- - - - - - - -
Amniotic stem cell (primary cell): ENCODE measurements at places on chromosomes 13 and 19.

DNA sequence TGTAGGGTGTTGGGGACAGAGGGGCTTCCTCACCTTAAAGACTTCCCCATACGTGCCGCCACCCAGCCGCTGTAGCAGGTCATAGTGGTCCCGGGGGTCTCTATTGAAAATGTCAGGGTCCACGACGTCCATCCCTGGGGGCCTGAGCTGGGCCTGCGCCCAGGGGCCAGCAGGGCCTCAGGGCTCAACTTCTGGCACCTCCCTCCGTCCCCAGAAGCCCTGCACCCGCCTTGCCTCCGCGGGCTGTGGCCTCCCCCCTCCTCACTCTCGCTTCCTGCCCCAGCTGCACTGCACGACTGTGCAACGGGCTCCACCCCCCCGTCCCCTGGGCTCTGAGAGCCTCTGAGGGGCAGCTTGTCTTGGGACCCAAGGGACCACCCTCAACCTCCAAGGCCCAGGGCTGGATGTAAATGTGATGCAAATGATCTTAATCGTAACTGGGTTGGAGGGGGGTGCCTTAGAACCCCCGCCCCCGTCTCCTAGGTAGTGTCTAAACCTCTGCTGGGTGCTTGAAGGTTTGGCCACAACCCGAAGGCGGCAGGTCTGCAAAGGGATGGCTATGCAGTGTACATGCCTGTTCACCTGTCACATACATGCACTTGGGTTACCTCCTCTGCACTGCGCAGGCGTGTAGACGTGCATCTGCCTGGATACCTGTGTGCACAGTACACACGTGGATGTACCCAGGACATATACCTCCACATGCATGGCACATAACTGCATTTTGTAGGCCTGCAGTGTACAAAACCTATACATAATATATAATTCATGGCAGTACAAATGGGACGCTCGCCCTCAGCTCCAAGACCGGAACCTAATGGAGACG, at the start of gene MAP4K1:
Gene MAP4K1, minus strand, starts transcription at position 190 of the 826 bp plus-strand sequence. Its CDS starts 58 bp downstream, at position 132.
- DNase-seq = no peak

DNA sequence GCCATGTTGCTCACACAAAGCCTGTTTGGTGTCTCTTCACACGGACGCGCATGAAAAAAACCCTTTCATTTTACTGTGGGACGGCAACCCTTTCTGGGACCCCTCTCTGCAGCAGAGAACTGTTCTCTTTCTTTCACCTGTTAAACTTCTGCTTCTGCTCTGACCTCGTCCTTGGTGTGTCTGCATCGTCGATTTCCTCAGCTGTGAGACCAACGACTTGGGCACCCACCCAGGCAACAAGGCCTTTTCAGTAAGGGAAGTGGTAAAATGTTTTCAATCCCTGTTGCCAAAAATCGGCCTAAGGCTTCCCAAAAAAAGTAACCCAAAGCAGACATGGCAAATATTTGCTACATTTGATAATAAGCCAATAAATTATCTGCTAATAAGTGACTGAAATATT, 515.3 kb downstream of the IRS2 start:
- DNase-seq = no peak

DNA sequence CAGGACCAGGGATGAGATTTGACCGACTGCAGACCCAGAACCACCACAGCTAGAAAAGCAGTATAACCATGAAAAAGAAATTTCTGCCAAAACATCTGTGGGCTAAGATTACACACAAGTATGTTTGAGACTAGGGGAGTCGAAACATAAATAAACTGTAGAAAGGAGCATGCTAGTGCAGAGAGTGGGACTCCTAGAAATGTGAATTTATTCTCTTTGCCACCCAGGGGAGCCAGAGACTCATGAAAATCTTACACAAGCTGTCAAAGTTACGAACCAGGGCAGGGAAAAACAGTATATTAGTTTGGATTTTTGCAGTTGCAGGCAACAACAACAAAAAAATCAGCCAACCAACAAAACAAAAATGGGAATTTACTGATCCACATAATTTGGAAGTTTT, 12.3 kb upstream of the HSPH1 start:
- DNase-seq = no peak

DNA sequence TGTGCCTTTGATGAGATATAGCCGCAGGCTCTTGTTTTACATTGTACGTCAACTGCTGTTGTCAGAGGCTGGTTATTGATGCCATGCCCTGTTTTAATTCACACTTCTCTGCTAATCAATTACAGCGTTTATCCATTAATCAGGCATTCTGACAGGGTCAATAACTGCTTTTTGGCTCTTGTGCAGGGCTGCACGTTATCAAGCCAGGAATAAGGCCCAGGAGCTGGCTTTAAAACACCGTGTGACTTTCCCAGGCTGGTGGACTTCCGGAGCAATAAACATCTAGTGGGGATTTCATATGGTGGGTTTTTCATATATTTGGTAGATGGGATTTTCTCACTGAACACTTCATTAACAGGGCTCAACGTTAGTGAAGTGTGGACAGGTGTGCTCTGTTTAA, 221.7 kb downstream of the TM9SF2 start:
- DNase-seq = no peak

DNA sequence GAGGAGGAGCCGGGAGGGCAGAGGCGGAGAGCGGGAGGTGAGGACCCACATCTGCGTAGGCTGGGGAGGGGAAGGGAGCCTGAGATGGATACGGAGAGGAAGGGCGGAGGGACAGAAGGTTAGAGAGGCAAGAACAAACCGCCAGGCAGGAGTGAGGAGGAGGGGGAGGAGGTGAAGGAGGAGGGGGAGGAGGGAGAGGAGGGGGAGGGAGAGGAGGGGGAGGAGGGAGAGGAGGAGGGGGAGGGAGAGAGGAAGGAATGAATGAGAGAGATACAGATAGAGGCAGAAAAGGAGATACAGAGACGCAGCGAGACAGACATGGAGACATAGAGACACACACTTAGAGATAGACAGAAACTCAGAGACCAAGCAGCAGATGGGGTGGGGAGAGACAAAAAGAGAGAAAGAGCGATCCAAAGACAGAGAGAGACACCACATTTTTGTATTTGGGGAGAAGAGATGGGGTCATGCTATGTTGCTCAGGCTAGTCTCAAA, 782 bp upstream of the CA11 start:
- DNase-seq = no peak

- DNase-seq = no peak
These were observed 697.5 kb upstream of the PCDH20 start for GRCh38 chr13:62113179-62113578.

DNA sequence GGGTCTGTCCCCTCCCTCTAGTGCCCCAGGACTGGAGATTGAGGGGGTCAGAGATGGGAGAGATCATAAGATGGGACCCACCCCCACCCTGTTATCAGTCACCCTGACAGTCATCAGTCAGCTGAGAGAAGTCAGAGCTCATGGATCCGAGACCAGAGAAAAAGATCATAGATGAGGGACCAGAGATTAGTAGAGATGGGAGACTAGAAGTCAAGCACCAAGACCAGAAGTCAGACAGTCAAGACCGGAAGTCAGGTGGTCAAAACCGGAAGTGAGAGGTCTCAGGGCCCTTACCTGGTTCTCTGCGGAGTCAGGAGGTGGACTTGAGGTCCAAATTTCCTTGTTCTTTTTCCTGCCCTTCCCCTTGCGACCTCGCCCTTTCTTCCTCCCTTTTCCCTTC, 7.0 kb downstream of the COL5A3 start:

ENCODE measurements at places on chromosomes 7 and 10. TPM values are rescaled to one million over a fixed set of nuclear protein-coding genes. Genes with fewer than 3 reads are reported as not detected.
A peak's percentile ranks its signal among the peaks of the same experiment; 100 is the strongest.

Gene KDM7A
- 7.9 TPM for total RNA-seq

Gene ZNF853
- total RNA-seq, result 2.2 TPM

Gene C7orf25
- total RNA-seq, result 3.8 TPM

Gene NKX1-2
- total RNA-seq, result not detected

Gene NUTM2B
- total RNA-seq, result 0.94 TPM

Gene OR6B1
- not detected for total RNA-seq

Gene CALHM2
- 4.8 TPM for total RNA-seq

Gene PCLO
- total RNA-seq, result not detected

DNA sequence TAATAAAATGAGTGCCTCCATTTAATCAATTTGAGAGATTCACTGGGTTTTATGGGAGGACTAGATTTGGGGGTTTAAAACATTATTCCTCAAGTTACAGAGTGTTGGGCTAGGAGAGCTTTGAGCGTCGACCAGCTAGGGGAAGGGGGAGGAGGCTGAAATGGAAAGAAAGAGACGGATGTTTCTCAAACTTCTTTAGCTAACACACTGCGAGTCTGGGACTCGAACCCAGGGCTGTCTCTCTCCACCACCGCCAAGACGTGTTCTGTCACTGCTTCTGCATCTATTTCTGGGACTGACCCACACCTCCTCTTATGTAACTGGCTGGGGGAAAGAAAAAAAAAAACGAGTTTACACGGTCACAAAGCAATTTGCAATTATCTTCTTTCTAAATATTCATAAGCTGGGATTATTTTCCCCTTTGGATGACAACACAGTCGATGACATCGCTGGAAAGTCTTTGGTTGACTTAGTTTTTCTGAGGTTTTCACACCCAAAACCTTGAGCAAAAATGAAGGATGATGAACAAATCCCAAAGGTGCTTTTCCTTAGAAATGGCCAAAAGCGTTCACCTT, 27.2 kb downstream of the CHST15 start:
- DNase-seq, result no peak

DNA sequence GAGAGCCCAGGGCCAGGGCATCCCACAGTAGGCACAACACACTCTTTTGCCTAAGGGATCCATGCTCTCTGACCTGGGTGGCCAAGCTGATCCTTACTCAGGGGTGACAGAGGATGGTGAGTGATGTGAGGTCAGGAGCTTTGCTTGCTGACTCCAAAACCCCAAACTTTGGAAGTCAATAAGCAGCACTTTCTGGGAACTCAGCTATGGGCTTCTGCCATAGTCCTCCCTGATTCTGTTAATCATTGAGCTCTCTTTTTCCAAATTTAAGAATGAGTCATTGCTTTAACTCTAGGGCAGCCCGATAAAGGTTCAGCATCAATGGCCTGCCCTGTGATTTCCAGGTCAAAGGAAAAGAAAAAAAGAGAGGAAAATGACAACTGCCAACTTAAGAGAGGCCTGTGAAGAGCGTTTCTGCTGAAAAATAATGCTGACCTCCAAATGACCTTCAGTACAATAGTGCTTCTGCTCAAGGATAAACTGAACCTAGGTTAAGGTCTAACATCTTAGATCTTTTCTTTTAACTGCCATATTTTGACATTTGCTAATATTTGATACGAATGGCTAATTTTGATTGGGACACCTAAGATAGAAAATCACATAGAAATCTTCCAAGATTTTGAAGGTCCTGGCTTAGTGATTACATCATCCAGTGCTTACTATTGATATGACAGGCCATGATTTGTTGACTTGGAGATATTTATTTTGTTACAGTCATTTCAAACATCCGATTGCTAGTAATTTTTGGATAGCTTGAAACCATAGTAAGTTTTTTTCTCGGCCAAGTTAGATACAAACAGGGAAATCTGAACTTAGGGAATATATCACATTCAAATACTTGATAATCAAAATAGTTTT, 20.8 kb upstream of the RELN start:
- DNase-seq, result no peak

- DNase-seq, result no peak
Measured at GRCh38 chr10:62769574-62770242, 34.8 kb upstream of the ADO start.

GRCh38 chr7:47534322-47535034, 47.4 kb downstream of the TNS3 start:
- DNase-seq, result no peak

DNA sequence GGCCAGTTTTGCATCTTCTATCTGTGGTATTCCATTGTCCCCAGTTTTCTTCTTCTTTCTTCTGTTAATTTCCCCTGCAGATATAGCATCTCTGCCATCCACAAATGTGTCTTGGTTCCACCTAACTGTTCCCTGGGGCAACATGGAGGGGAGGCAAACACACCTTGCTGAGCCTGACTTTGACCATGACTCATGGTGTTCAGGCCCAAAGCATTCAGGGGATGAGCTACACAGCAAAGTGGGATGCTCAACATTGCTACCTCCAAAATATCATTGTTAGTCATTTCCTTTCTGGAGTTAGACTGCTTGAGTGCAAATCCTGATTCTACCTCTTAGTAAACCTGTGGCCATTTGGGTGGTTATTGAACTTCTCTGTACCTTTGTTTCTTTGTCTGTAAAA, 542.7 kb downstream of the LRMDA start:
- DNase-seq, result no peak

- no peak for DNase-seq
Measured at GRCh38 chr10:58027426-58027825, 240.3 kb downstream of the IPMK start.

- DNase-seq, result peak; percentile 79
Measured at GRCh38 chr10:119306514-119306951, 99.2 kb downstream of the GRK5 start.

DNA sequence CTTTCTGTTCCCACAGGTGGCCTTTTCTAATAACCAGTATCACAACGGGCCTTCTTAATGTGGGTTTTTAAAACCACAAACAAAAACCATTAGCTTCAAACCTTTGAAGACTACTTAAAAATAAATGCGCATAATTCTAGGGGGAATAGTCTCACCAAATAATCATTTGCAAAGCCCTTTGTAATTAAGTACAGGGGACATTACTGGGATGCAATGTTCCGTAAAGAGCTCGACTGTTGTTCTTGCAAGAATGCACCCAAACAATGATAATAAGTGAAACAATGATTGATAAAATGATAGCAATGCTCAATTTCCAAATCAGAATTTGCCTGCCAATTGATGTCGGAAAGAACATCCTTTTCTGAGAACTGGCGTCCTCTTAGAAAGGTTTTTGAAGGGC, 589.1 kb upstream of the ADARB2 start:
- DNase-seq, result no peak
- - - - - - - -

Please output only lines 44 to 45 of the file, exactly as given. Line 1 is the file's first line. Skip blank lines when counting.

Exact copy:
- no peak for DNase-seq
Measured at GRCh38 chr10:58027426-58027825, 240.3 kb downstream of the IPMK start.